Texan's Bride by Gail Link
(Silhouette Special Edition #1163, $4.25, PG) ISBN 0-373-24163-1
Texan's Bride is my second Gail Link book to read. The first was Marriage-To-Be? #1035, of which TB is a spinoff. I remember MTB so well because, quite frankly, it was laughable. The heroine was lovely, had an active social life, and was a 35-year-old virgin. To top that, the hero, in his early thirties, hadn't had sex since he impregnated a young woman when he was seventeen. I really wasn't looking forward to TB, which features a family member. Obviously I survived and do think it's better than MTB. Not great, but certainly better than its predecessor.

In the prologue sixteen year old Linda Douglas and twenty-eight-year-old Clay Buchanan meet. Her life is forever changed. We've already met Clay in MTB when he was courting and losing the thirty-five-year-old virgin to his almost-virgin brother. Speeding up to the present, Clay is over losing Emma to his brother and is happy with his life. He's got his trusty assistant, Linda Douglas, now twenty-six. Does he know that she's been in love with him since adolescence? Naah. He only sees her as competent, wholesome and devoted.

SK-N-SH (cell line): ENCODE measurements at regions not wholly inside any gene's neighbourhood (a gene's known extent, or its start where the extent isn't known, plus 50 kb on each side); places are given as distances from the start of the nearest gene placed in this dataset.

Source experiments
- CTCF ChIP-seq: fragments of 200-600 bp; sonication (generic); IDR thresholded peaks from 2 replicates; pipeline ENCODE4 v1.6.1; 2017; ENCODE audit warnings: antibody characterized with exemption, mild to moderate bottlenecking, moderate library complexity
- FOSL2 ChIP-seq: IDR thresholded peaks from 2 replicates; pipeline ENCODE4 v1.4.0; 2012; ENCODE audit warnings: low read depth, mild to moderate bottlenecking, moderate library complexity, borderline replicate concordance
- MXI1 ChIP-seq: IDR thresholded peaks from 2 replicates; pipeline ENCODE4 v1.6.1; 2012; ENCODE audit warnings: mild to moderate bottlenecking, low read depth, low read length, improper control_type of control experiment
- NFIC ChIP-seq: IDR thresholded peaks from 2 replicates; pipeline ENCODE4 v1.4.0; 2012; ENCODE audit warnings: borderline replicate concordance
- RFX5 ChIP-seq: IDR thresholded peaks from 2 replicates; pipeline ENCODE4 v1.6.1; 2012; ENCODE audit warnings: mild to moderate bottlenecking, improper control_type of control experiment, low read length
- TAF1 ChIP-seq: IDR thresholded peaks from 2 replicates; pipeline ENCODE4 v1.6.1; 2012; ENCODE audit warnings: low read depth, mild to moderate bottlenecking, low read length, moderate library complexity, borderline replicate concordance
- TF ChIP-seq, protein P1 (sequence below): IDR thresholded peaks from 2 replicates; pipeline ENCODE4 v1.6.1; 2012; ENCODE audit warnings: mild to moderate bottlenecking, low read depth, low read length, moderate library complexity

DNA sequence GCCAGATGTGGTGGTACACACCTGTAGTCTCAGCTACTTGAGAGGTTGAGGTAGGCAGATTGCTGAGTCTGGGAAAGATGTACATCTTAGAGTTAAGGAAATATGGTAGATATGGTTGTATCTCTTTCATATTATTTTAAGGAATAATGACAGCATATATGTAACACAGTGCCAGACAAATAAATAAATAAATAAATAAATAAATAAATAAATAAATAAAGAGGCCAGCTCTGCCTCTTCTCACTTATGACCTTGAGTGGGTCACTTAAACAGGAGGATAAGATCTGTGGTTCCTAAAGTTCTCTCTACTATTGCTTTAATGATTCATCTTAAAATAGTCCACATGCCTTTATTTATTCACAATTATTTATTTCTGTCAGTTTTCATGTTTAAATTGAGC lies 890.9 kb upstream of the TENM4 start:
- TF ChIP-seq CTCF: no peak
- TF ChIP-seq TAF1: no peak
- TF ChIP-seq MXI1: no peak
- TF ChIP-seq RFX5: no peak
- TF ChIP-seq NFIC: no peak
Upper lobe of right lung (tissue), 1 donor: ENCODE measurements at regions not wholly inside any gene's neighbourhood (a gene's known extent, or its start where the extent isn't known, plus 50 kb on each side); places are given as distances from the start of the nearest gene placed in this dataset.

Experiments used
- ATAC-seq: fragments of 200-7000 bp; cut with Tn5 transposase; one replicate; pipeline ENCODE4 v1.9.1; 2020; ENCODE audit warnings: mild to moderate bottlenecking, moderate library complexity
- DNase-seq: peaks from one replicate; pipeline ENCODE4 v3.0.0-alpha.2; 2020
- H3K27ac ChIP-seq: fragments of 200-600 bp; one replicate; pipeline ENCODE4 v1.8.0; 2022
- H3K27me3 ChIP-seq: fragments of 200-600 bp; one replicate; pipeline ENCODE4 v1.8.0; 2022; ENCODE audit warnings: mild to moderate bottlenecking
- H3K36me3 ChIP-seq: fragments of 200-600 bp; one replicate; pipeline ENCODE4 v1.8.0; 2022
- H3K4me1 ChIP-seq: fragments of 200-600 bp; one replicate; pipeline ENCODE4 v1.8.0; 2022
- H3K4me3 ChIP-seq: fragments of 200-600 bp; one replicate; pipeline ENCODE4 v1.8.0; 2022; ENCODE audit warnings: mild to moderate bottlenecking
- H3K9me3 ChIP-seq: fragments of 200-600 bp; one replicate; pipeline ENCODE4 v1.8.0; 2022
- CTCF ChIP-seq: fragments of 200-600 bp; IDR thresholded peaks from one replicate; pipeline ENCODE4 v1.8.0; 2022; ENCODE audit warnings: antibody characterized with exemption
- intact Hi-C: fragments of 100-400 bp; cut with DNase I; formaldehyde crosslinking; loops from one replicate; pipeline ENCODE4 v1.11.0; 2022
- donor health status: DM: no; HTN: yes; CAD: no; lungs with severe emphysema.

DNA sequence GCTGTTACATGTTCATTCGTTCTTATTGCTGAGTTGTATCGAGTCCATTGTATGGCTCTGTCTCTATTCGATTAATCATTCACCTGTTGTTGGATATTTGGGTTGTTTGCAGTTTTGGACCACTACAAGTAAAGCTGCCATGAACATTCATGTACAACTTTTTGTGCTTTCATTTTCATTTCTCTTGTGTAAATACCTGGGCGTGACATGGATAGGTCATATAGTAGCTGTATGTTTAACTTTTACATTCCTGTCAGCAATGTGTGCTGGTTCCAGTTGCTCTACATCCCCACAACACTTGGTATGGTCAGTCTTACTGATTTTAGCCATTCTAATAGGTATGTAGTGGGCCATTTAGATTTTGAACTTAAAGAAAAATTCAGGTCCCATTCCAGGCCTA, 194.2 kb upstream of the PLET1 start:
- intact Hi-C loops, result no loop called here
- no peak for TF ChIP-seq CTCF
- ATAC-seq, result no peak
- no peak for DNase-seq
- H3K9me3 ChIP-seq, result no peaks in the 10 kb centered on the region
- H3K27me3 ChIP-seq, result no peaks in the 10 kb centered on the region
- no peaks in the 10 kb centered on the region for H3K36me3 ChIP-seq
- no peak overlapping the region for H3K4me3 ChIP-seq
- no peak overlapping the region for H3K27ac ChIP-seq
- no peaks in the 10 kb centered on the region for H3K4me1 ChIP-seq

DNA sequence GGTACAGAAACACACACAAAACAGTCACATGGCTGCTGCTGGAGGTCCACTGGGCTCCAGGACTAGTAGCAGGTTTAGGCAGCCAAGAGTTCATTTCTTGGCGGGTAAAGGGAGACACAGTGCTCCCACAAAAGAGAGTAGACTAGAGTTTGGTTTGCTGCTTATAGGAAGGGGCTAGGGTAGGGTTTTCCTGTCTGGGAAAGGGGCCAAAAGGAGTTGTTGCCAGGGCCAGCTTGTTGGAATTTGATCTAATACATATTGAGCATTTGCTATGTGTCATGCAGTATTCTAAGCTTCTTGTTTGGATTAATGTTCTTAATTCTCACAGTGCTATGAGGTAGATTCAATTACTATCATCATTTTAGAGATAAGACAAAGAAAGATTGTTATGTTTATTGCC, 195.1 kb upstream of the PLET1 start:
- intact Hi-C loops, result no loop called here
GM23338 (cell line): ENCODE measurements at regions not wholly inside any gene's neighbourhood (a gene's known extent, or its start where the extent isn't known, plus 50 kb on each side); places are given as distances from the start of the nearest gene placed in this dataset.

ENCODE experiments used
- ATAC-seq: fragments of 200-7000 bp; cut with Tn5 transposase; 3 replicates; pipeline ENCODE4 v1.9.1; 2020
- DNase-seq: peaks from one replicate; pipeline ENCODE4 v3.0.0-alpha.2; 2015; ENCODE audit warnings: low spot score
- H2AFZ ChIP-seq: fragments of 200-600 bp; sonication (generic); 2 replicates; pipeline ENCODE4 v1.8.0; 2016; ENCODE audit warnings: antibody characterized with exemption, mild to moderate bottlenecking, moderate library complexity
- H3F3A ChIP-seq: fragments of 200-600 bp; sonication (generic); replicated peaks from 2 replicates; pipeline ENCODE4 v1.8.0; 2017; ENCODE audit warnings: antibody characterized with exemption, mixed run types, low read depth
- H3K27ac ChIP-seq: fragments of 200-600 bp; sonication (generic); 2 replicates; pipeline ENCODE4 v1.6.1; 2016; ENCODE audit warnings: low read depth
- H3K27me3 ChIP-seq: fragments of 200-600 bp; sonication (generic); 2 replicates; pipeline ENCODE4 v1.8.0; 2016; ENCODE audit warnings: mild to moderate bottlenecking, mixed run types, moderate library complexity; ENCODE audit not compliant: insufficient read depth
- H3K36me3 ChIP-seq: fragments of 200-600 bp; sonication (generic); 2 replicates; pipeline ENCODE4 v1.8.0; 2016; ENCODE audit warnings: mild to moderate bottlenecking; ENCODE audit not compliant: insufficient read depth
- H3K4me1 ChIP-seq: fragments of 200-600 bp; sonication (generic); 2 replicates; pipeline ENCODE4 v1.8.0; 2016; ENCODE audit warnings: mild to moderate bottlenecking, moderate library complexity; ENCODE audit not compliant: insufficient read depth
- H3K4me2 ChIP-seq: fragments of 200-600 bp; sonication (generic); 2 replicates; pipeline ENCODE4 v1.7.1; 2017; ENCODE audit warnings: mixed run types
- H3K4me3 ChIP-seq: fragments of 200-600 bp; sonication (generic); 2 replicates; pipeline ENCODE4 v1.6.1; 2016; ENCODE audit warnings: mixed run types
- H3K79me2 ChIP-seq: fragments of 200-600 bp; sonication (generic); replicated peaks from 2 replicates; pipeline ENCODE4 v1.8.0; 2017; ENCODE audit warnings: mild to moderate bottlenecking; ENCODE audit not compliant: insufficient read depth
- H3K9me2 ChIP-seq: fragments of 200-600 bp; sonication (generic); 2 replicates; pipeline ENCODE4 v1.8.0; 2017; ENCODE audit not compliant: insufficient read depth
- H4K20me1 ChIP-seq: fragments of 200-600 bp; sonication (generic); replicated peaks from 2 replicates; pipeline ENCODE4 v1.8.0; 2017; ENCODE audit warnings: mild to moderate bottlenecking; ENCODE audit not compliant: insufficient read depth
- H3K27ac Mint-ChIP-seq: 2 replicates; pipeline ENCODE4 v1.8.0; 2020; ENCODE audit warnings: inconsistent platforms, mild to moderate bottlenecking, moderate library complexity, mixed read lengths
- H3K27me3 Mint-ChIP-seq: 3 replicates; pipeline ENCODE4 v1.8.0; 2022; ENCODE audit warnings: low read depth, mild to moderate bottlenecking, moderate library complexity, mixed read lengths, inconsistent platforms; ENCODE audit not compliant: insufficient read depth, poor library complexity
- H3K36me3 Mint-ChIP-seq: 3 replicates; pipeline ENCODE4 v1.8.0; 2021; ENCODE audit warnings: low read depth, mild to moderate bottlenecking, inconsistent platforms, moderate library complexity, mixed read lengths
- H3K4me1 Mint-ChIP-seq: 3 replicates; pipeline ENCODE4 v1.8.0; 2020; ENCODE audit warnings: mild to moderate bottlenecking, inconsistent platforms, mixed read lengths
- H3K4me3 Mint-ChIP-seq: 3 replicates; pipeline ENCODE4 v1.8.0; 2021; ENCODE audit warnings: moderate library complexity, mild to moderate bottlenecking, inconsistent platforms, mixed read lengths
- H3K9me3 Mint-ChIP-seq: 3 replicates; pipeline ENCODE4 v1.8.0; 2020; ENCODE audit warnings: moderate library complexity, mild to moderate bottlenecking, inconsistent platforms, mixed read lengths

Things change when she invites him to her sister's wedding. Clay, almost thirty-nine, wants a wife and family. Nothing else, however. No love, just a wife and family. Well, maybe a dog. He decides that Linda will suit him, and he proposes. No surprises here; she accepts. They marry and live happily ever after . . . for about two months. Then the old theme of "I love him, but he doesn't love me . . . and never will" rears its ugly head.

Texan's Bride suffers from the same malady that many romance books suffer from: the blahs. There is no excitement in the story or the character's lives. That's really bad when the main character is described as a gazillionaire. A recurring theme in romance books is that of changing the habits/characteristics of the partner. I can almost always count on that change or lack thereof as being part of the "Big Misunderstanding." This time I almost felt sorry for Clay. Out of nowhere, Linda leaves (although not for good, of course), claiming that she needs time to think. Poor guy can't figure out what's going on.

Is this story line predictable? Oh, yes. It has no originality or flair. Reading this story was a mechanical exercise. There was certainly no emotional involvement on my part. As I read, I just kept reminding myself that Ms. Link has gotten better, in my opinion. At least I wasn't laughing about the sexual status of the lead characters.

--Linda Mowery

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